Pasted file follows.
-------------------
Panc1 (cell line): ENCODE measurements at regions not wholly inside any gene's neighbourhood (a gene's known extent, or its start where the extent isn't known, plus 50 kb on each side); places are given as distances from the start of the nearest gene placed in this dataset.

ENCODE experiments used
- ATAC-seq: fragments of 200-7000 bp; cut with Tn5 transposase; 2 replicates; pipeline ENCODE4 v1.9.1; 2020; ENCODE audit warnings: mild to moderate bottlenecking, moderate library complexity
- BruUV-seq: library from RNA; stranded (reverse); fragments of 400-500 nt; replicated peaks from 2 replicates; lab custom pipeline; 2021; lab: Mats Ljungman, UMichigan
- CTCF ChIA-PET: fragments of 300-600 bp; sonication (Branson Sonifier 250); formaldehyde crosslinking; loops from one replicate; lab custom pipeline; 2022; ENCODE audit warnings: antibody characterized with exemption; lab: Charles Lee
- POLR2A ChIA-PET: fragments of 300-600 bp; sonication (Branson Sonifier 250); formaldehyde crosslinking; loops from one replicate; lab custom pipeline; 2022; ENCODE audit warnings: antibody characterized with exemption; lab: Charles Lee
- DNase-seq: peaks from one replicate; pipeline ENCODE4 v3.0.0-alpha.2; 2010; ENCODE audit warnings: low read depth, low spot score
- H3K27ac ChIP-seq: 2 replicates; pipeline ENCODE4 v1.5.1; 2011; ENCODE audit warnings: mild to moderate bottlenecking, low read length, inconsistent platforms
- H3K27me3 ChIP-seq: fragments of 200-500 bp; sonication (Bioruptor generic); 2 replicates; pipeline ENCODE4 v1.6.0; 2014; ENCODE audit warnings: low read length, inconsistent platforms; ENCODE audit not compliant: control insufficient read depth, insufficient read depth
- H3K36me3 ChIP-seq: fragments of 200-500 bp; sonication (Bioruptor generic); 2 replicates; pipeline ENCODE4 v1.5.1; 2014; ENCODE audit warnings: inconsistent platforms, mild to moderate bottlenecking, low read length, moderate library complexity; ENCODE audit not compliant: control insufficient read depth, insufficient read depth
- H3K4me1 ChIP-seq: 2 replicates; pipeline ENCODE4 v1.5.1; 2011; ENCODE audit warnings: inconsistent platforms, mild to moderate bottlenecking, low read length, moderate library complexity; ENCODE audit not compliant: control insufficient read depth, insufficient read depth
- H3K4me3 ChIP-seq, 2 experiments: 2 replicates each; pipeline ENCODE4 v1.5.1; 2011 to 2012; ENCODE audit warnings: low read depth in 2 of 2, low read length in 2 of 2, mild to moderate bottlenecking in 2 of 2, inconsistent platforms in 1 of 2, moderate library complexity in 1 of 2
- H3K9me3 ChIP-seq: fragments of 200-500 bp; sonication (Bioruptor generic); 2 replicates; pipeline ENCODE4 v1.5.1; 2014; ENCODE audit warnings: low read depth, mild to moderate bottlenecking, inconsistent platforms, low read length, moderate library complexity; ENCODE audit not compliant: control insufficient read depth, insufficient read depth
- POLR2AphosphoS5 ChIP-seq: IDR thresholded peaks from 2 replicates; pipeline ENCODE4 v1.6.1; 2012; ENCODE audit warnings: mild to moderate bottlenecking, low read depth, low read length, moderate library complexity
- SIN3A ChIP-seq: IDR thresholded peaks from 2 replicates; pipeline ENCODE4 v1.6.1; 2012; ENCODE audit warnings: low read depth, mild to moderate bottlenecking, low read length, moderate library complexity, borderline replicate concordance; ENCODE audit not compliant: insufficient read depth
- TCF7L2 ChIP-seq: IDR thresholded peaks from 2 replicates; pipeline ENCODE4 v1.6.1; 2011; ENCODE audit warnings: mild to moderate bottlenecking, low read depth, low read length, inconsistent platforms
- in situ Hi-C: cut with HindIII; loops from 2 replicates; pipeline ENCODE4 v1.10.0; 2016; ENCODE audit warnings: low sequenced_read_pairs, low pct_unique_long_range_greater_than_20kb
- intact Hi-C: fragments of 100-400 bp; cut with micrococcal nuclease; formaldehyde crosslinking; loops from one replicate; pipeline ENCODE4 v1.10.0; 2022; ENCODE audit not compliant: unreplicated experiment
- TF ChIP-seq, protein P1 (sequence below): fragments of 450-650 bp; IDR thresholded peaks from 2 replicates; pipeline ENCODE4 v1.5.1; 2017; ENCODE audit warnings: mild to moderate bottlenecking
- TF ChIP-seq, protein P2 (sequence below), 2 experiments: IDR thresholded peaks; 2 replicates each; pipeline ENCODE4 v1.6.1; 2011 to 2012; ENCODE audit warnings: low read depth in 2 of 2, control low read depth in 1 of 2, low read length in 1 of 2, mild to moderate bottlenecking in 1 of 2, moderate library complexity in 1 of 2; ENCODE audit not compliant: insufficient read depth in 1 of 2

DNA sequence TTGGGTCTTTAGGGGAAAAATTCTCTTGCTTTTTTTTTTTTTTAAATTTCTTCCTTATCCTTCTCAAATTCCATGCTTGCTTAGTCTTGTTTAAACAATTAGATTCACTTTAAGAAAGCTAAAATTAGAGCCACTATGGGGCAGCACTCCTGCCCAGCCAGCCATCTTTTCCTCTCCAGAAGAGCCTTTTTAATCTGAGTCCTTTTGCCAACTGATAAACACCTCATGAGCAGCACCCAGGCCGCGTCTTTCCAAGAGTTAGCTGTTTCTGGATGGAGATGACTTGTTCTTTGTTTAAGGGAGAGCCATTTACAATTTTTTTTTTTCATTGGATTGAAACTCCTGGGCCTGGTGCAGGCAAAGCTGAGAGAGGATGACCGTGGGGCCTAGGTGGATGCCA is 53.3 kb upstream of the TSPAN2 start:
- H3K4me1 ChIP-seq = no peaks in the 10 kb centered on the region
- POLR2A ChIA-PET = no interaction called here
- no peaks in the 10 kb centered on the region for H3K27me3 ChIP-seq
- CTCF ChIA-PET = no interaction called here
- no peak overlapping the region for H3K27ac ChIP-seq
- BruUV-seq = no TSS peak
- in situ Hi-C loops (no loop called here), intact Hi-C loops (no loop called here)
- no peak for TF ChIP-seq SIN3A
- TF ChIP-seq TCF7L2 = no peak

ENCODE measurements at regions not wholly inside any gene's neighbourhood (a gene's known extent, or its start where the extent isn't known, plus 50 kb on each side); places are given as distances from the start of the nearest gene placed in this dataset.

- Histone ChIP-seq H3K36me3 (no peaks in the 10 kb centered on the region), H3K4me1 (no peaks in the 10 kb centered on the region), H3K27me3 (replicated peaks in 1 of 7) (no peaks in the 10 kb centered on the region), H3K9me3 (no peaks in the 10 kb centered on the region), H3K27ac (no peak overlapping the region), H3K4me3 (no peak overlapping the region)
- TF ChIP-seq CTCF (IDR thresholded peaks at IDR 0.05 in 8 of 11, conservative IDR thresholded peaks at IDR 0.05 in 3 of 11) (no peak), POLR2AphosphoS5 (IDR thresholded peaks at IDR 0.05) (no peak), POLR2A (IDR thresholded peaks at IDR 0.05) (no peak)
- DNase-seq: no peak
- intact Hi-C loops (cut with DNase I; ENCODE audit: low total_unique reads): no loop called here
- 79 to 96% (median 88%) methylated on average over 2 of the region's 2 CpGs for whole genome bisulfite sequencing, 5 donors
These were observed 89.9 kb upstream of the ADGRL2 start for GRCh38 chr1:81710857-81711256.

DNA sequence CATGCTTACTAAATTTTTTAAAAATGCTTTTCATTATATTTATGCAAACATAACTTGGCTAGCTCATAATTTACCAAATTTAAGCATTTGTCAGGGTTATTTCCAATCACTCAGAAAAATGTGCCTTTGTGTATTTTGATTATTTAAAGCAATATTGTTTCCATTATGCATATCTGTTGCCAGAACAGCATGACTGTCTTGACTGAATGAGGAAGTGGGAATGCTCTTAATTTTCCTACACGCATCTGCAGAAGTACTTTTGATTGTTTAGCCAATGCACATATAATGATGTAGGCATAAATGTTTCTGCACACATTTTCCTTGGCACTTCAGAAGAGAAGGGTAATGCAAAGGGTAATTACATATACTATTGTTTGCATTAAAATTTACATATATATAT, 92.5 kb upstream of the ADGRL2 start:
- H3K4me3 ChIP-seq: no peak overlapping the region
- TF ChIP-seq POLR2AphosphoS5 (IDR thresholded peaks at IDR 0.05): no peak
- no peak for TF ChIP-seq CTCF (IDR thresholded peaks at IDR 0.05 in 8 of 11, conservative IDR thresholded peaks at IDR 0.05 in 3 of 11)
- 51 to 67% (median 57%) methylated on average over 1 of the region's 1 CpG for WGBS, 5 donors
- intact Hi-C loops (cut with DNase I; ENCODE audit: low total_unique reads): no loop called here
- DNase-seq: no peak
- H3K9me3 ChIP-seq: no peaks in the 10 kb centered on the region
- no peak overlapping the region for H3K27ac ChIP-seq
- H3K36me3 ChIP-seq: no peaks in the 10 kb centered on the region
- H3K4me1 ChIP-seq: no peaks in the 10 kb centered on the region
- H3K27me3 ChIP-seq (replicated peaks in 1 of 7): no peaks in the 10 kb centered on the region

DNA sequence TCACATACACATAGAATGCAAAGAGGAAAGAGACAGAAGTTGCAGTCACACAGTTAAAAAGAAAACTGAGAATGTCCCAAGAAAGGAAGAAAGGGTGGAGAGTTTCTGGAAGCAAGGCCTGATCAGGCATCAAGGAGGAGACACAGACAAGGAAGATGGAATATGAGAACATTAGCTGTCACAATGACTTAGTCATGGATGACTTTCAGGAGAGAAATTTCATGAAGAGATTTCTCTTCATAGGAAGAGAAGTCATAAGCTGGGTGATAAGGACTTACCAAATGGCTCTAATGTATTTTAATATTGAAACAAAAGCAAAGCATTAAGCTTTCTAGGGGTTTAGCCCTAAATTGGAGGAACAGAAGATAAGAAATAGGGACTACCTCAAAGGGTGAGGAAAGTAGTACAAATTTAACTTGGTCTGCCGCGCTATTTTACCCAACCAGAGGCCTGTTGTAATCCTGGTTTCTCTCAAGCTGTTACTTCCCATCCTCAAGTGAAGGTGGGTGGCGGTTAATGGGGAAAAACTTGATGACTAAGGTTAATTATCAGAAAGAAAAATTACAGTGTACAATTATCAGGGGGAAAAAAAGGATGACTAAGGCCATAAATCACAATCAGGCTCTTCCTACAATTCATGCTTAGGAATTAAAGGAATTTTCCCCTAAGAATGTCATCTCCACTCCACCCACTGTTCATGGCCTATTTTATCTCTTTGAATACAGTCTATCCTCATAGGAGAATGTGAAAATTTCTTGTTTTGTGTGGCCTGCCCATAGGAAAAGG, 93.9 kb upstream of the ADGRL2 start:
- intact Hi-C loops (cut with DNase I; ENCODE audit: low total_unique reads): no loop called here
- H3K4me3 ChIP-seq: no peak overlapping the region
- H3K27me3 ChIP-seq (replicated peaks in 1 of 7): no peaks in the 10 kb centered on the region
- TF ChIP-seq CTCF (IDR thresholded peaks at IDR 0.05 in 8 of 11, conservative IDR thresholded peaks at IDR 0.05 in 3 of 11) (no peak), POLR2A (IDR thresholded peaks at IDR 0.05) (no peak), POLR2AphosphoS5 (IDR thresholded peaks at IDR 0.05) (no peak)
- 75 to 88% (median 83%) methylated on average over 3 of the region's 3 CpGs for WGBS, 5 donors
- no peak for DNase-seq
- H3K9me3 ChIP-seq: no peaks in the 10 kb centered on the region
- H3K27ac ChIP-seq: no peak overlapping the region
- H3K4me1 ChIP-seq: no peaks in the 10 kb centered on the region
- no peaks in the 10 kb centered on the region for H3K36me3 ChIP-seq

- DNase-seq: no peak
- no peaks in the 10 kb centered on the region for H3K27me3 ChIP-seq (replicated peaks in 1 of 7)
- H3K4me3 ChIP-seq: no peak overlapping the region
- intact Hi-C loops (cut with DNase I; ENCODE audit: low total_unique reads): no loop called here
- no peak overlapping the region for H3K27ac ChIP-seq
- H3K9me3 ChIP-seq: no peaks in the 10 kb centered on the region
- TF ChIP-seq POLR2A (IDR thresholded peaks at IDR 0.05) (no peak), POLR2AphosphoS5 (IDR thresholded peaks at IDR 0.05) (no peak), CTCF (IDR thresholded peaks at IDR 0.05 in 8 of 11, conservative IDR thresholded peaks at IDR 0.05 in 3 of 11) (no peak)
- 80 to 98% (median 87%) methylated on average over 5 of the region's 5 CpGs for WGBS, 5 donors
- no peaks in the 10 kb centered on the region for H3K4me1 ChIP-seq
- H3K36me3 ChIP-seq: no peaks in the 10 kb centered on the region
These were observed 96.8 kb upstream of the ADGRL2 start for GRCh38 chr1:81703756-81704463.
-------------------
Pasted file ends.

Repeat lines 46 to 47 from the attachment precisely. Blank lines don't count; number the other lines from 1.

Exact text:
- no peak overlapping the region for H3K27ac ChIP-seq
- H3K36me3 ChIP-seq: no peaks in the 10 kb centered on the region